The CEO of Spirit Airlines suggested Thursday that JetBlue Airways is more interested in blocking a merger of Spirit and Frontier Airlines than it is in buying Spirit.
Ted Christie provided more details on why Spirit's board rebuffed a $3.6 billion buyout offer from JetBlue in favor of a lower bid from Frontier. Christie said "you don't need to be an antitrust attorney" to see that federal regulators are unlikely to let JetBlue buy his airline while they are suing to break up JetBlue's Northeast partnership with American Airlines on anti-competitiveness grounds.
JetBlue did not immediately comment on Christie's remarks.
Spirit announced Monday that its board unanimously backed Frontier's $2.9 billion offer because it is more likely to win regulatory approval. JetBlue's CEO has hinted that his airline could respond by launching a hostile takeover effort against Spirit.
Shares of JetBlue have plunged 25 percent since the New York-based airline announced its bid for Spirit on April 4.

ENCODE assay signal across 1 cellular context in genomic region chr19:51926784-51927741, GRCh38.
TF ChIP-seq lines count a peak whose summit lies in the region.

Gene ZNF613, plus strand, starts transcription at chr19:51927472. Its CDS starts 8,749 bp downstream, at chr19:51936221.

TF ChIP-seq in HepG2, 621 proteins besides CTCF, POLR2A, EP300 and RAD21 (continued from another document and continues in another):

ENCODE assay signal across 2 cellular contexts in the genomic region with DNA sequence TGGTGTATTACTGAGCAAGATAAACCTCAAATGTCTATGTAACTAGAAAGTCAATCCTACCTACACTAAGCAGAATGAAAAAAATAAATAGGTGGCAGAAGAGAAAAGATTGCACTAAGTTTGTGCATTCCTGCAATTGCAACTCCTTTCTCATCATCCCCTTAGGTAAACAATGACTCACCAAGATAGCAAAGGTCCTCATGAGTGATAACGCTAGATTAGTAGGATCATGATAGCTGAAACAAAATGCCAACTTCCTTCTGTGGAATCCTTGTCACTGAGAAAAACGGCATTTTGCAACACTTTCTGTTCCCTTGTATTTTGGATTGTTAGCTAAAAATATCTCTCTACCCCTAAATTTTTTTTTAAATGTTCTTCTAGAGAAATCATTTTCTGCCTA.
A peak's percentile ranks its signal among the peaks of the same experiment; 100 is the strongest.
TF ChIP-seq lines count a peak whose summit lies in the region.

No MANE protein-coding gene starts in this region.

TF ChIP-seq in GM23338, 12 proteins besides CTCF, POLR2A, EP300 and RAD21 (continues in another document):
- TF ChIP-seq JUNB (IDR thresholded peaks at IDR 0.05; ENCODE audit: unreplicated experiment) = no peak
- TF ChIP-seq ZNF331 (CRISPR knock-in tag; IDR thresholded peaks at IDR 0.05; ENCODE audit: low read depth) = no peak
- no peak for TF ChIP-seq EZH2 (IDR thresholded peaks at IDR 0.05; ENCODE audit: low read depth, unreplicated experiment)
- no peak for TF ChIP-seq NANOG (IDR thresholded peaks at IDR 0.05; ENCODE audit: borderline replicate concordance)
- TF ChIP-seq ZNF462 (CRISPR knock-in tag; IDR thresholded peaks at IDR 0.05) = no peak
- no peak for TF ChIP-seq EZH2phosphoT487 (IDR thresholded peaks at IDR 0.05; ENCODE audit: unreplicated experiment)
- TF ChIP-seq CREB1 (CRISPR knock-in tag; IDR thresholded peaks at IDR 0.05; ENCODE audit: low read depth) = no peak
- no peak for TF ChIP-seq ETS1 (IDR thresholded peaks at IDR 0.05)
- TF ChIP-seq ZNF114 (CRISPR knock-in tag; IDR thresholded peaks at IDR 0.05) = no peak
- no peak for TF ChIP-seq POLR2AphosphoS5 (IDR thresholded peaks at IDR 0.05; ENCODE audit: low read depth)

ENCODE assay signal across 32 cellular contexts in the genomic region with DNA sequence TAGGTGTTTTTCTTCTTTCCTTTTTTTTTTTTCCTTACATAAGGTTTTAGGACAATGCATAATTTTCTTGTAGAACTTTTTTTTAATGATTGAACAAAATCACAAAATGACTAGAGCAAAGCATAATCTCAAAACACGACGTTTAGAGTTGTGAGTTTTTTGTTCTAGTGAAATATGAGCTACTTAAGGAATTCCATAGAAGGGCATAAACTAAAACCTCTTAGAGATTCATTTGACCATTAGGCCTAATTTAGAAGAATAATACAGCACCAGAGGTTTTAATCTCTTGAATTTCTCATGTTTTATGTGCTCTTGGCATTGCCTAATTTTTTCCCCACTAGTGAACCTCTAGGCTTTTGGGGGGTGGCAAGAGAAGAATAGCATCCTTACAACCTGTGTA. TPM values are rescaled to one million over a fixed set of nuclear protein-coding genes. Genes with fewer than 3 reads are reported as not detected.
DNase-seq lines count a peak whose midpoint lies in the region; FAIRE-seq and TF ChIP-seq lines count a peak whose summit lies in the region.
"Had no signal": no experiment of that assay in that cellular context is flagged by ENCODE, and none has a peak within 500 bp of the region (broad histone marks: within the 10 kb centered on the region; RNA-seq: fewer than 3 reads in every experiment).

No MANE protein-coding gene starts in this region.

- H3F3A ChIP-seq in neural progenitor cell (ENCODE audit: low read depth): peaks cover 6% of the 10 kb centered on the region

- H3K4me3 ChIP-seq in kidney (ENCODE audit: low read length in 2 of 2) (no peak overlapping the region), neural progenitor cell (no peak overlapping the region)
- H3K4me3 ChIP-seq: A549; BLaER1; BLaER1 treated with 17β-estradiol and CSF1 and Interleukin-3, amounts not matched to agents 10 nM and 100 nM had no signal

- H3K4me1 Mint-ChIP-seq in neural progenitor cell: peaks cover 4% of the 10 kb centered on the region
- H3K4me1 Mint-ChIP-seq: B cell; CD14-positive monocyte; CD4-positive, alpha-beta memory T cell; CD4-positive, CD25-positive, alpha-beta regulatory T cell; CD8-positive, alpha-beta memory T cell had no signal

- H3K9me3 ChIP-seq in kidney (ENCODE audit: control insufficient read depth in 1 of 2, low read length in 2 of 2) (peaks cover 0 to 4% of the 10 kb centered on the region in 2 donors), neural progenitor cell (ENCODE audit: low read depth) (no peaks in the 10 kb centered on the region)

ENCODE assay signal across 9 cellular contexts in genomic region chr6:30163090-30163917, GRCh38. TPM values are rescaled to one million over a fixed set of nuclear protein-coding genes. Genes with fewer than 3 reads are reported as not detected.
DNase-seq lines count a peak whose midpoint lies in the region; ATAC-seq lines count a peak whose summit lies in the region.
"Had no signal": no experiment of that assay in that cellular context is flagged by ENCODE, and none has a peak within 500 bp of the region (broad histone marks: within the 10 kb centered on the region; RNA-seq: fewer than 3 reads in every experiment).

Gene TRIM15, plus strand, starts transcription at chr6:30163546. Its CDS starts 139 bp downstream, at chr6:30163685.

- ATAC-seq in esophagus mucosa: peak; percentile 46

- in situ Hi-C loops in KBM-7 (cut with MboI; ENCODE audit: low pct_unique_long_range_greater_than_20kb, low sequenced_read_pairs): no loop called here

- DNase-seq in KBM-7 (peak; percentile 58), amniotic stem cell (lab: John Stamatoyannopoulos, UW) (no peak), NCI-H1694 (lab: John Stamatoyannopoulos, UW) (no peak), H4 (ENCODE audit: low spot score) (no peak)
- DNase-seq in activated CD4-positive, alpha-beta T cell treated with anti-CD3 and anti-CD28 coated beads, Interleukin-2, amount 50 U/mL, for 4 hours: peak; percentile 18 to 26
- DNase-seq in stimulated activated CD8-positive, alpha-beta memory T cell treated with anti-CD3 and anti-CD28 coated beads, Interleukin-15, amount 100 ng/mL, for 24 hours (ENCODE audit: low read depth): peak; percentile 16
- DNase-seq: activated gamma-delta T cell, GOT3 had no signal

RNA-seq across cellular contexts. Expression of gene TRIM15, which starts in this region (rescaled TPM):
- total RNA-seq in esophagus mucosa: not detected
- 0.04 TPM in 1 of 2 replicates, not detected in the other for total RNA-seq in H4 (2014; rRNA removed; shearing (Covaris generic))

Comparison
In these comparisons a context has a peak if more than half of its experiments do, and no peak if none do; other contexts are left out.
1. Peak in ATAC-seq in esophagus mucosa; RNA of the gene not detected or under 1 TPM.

"Despite clear concern from JetBlue's shareholders, JetBlue has continued to pursue disruption to the Spirit-Frontier combination," Christie said on Spirit's first-quarter conference call. "I had wondered whether blocking our deal with Frontier is, in fact, their goal."
JetBlue and Frontier are fighting over Spirit because both say it would make them a stronger competitor against the nation's four dominant airlines: American, Delta, United and Southwest.
Christie made his comments while discussing Spirit's first-quarter results, which were released after the market closed Wednesday. Miramar, Florida-based Spirit lost $195 million compared with a $112 million loss a year earlier. The loss of $1.60 per share was two cents per share worse than analysts forecast.